Attention, Internet: Neil deGrasse Tyson did not actually go to MarsFor this week's episode of Cosmos, "The Immortals," Neil deGrasse Tyson has got us thinkin' about bout eternity -- or at least the transmission of messages through time and space. (It's a nice tie-in to last week's episode, which closed with all that communications tech bringing the world together.) The episode begins with an animation of ancient Uruk -- Iraq -- and the Akkadian priestess Enheduanna, the first person known to have signed her name to a piece of writing (Rand Paul probably plagiarized from her, too). We also get a capsule description of the Epic of Gilgamesh and his quest for immortality, including a retelling of the Flood story told to Gilgamesh by the wise Utnapishtim, an Ark story that predates the Genesis account by a millennium. We can look forward to an Answers in Genesis rebuttal that Tyson has it backwards: Gilgamesh, though merely a fable, confirms the reality of the Genesis flood. Tyson's point, of course, is that narratives are just one form of immortality, "a story sent from one civilization to another across thousands of years."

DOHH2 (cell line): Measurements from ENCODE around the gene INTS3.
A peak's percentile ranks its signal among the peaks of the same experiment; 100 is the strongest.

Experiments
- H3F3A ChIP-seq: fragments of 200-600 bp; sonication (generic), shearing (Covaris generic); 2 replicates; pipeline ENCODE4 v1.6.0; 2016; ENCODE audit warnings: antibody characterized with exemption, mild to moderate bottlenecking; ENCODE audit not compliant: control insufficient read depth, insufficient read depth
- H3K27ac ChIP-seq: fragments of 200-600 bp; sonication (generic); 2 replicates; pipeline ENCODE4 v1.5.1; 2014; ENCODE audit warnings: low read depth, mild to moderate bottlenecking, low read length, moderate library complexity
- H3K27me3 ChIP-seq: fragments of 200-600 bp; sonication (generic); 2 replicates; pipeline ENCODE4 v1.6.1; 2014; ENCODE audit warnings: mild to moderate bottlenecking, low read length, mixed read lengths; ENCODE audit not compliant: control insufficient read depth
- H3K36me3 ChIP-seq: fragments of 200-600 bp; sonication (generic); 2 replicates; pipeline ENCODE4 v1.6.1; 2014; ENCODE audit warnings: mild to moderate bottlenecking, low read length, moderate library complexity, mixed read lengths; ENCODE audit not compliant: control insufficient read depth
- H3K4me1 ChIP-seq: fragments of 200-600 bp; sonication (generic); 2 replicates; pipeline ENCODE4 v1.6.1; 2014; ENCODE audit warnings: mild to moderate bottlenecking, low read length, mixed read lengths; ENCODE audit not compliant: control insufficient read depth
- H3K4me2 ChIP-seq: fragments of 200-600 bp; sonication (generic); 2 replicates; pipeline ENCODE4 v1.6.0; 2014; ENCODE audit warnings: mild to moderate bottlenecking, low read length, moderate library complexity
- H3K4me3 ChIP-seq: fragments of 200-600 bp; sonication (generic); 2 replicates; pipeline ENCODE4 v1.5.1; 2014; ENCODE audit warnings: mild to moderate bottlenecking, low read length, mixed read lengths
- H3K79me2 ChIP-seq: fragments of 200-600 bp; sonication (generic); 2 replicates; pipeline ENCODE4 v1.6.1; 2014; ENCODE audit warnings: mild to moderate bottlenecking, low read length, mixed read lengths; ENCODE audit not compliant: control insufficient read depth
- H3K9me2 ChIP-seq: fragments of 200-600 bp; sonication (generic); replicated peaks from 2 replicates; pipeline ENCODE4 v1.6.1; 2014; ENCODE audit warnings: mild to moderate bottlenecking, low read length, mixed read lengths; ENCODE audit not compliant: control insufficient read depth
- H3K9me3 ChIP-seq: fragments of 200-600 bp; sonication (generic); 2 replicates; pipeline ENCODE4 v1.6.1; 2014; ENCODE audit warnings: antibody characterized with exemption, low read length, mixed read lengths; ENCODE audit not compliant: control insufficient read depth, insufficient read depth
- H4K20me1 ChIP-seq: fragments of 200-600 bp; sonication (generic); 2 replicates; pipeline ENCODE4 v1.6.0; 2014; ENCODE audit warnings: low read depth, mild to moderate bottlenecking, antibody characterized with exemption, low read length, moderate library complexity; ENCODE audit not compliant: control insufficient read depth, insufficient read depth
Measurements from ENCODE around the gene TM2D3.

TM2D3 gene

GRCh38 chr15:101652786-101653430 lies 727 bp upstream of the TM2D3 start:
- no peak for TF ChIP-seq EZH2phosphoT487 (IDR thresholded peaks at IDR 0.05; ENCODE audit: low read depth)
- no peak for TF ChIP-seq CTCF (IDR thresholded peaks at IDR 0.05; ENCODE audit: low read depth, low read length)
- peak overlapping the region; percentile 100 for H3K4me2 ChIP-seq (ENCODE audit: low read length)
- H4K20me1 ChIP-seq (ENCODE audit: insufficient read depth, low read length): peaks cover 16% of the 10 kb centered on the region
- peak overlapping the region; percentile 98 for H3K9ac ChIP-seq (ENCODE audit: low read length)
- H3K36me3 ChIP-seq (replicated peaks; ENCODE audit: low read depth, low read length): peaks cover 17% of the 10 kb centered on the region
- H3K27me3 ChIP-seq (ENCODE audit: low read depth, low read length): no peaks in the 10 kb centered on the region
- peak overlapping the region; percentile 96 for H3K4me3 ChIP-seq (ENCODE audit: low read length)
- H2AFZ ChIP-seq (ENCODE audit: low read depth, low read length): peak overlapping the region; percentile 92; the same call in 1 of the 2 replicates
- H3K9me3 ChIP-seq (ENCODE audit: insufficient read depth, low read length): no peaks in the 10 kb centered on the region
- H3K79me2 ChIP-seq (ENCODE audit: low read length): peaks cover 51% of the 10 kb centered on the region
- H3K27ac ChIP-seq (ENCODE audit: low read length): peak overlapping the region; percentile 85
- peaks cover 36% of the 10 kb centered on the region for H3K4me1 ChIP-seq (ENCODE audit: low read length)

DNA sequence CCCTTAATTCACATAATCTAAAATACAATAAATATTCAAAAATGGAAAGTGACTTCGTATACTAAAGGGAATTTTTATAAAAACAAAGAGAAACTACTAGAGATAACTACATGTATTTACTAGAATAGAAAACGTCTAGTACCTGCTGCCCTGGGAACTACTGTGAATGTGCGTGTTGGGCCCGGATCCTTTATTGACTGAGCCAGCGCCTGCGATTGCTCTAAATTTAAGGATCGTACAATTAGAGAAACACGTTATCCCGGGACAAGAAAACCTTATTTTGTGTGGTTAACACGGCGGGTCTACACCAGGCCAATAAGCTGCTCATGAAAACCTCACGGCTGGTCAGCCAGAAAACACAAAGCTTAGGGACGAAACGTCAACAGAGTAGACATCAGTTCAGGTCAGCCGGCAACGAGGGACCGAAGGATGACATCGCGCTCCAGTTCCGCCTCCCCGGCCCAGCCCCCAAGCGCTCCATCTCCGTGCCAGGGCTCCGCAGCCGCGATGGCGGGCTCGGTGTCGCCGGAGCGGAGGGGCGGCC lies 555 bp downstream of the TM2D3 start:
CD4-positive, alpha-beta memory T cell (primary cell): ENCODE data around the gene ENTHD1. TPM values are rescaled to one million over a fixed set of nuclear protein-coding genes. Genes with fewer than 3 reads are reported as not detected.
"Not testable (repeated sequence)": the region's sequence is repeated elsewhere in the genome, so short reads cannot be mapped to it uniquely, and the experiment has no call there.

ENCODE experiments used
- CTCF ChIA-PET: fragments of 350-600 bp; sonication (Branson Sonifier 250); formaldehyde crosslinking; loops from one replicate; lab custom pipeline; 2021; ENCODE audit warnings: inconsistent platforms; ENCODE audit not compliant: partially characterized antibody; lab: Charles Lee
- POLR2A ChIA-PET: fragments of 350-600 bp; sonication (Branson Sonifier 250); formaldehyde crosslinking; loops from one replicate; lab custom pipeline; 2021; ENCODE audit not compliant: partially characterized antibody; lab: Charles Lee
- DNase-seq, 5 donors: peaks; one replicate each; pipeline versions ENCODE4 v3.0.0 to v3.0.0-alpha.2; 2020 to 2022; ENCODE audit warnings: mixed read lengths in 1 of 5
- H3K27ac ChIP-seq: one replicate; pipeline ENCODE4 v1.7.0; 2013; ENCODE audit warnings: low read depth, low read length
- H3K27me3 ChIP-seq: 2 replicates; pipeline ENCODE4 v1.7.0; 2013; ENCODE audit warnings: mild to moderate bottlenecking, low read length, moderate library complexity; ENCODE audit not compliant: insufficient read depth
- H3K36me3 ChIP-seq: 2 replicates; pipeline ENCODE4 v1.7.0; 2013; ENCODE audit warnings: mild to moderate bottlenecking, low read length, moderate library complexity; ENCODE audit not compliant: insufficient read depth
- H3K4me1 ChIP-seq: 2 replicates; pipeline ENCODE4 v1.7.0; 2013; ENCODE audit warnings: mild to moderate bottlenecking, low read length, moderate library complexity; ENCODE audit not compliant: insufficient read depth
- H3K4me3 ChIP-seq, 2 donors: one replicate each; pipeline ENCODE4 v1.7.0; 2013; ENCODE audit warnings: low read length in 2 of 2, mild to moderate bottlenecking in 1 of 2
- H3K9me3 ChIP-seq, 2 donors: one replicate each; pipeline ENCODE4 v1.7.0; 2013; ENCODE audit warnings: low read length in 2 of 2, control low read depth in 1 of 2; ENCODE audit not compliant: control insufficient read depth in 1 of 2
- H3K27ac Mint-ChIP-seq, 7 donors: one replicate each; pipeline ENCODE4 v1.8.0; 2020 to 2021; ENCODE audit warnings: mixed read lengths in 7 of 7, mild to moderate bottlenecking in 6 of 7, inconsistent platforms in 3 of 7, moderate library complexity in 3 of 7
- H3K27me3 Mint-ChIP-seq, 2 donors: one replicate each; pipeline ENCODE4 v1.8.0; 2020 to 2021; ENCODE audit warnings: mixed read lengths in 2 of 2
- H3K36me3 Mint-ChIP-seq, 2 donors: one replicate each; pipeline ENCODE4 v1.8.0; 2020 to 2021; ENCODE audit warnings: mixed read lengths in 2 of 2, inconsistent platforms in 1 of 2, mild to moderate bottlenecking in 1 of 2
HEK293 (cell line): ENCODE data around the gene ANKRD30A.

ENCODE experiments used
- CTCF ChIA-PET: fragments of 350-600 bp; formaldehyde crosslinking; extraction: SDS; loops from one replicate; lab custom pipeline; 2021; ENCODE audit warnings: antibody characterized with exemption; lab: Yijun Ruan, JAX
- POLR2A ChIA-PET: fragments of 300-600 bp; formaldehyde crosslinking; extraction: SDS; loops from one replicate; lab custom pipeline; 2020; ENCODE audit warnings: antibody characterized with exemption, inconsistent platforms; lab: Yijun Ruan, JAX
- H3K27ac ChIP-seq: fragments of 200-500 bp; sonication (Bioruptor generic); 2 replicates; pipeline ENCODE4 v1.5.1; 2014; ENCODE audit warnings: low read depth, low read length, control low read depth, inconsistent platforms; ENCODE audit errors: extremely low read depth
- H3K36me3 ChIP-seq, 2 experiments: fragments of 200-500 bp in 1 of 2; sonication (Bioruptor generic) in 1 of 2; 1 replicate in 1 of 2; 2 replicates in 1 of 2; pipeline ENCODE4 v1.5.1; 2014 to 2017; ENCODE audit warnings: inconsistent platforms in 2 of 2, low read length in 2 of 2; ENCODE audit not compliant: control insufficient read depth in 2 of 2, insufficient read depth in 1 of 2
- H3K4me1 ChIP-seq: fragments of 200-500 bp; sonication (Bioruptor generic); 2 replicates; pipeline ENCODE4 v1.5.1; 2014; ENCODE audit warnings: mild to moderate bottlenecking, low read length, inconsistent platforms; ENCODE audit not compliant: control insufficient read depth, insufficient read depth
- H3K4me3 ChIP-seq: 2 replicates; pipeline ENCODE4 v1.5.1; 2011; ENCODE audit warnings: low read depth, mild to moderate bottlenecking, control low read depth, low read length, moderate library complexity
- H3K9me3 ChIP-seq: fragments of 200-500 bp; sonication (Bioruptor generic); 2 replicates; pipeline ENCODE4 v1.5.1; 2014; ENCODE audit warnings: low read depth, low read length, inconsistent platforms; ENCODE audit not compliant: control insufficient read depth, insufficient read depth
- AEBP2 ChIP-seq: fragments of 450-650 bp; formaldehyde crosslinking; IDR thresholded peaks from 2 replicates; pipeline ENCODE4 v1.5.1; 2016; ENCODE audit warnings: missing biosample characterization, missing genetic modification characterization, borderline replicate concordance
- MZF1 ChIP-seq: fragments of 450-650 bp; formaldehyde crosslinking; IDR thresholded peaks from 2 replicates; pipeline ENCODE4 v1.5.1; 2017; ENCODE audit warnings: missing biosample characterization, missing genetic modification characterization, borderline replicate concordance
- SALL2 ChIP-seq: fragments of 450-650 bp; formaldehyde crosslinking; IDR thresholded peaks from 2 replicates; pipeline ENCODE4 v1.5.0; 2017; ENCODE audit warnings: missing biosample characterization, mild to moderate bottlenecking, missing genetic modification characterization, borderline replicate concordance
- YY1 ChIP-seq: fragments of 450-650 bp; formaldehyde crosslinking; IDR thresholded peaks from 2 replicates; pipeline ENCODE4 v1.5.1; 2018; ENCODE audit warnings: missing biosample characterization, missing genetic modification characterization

Doktor Zoom

Doktor Zoom's real name is Marty Kelley, and he lives in the wilds of Boise, Idaho. He is not a medical doctor, but does have a real PhD in Rhetoric. You should definitely donate some money to this little mommyblog where he has finally found acceptance and cat pictures. He is on maternity leave until 2033. Here is his Twitter, also. His quest to avoid prolixity is not going so great.


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